By Barry Gilbert
St. Louis Post-Dispatch


September 9, 2006

"Speak out, you got to speak out against/The madness, you got to speak your mind,/If you dare."

Almost 40 years have passed since David Crosby first sang those lines in "Long Time Gone," written after the Robert F. Kennedy assassination. Alas, they still resonate in this era of "swift boating," as Crosby changed "the madness" to "this madness" during Crosby Stills, Nash and Young's three-hour concert at UMB Bank Pavilion on Thursday night.

Fighting wars may be a young man's game, but this veteran band has taken up the protest banner -- again -- and it is Neil Young's recent "Living With War" CD that makes CSNY's Freedom of Speech 2006 tour more than a nostalgia trip by some well-heeled and well-meaning old hippies.

The new songs -- six appeared during a 14-song first set, eight in all -- are unsparing in their criticism of President George W. Bush and the Iraq war, and concern for the environment and the economy.

"Thank God there's no draft," Young. But there were no political speeches from the musicians, who let the music, backdrops and occasional videos speak for them.

CSNY and their band kicked off with Young's new "Flags of Freedom," with its images of small towns and young men marching off to war.

Young, dressed in an Army fatigue shirt and perpetually bobbing and weaving under a battered cowboy hat, seemed to be trying to will some energy into the early part of the show, marred by muddy vocals and rusty voices on a string of classics including "Carry On," "Wooden Ships" and "Military Madness."

By midset and four more new Young tunes, the group's trademark harmonies began to lock in, and Graham Nash's new "Wounded World" and Crosby's chestnut "Almost Cut My Hair" proved that those two have lost little of their vocal power and finesse.

Stephen Stills and Young, as they did throughout the night, delighted on guitar, with the fluid Stills and the grungy Young trading licks face-to-face over the solid rhythm of drummer Chad Cromwell and bassist Rick Rosas (a St. Louisan).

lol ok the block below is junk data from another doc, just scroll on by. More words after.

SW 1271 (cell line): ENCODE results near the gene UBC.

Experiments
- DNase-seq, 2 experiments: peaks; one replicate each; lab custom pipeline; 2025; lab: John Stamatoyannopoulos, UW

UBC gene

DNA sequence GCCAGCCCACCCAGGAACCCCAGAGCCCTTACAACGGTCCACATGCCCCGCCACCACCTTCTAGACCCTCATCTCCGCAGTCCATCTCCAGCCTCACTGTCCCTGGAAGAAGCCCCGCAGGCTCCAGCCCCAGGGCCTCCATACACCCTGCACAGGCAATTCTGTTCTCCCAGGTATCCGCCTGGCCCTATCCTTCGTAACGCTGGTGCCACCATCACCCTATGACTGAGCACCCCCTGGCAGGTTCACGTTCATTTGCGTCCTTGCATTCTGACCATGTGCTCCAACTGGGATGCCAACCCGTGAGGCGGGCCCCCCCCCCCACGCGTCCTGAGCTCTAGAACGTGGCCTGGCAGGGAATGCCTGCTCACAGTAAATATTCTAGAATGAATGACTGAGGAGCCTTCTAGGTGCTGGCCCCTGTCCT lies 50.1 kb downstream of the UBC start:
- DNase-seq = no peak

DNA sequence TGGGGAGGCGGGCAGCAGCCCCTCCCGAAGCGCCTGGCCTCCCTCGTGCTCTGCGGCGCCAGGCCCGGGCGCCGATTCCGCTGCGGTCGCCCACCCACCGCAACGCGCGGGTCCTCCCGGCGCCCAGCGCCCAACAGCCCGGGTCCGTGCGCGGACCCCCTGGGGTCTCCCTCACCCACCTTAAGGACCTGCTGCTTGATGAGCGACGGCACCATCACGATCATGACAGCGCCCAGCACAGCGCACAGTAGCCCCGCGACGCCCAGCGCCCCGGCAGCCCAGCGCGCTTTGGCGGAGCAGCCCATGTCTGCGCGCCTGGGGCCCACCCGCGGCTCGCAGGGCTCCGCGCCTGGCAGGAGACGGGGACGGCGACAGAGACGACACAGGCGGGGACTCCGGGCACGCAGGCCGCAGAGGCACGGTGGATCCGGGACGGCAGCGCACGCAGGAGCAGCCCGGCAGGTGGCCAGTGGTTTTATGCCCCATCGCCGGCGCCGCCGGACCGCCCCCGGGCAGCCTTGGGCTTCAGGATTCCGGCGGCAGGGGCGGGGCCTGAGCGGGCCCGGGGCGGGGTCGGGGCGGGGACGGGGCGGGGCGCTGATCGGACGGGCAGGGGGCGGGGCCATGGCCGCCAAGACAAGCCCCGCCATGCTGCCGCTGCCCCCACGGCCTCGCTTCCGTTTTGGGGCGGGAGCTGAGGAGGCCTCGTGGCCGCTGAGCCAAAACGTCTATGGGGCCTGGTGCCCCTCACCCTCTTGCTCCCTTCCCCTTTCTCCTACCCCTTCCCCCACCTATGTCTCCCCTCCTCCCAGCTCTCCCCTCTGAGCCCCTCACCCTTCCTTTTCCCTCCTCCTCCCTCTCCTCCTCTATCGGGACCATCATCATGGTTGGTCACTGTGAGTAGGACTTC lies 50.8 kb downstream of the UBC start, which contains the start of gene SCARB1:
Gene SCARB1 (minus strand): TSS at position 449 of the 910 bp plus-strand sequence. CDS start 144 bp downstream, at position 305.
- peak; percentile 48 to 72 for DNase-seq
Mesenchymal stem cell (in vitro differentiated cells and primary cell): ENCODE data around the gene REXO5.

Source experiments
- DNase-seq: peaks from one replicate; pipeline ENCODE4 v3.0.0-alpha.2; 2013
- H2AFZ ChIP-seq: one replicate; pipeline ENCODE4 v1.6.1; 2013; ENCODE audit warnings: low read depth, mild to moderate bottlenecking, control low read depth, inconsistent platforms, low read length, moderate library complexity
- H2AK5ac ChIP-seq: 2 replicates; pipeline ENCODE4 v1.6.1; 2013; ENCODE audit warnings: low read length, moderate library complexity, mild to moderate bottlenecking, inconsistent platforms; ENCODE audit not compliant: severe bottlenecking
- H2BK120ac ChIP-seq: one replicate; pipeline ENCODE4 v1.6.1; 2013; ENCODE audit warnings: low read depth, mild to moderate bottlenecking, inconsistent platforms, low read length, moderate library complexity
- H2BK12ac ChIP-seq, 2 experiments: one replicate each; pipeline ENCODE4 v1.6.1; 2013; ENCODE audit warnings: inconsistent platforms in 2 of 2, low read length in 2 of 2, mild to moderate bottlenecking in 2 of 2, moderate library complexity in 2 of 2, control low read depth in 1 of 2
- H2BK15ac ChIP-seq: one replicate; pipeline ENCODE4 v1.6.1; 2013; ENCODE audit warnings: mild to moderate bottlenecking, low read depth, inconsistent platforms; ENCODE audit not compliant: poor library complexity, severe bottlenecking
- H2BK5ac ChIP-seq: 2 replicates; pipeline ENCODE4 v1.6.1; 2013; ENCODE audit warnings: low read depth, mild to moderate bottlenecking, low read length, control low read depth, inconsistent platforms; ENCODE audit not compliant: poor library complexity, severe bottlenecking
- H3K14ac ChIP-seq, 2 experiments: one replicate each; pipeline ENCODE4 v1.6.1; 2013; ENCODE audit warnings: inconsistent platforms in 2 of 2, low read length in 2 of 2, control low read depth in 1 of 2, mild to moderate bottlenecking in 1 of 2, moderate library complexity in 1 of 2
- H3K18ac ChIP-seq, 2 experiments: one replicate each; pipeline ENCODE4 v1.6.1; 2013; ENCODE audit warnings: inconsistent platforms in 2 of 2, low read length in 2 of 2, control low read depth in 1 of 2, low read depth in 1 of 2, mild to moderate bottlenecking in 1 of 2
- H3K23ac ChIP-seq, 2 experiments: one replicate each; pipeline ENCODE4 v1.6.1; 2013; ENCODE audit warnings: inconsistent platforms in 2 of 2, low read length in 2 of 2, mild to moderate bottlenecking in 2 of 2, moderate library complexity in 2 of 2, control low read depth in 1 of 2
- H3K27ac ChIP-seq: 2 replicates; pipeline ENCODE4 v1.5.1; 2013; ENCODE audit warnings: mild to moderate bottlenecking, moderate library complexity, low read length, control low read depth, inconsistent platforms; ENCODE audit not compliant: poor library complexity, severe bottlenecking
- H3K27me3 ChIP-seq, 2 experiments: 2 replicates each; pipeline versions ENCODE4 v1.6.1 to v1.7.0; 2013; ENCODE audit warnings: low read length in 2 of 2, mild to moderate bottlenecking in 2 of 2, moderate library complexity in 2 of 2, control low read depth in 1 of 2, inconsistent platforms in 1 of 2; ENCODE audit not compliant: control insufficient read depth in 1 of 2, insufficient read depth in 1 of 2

Young dedicated his new "Families" to veterans and their families as the faux-news video showed images of soldiers returning home from war -- as well as flag-draped caskets. The irony of "Deja Vu" closed the first set.

After the break, it was CSNY unplugged on lovely classics and newer tunes including "Helplessly Hoping," "Our House," "Guinevere" and "Teach Your Children."

Stills, whose voice has lost some of its power but remains intense and bluesy, scored with his "Treetop Flyer," about a pilot in Vietnam who comes home and puts his training to use smuggling drugs.

The home stretch kicked off with "Find the Cost" (of freedom) while the video screens flashed a montage of faces representing our dead servicemen and women.

Jimi Hendrix's full and still-astounding guitar solo of the national anthem at Woodstock led into Young's "Let's Impeach the President," which produced more than a few boos. Some of those folks walked out; what show did they think they had bought tickets for?

Stills' Buffalo Springfield hit "For What It's Worth," Nash's "Chicago," Young's "Ohio" (still a gut punch for those old enough to remember the students killed by the National Guard at Kent State), Crosby's "What Are Their Names?" and Young's hair-raising "Rockin' in the Free World" ended the show on an emotional high.

"We can change the world," Nash sang. "Rearrange the world. It's dying ... to get better." For a night, at least, it was believable.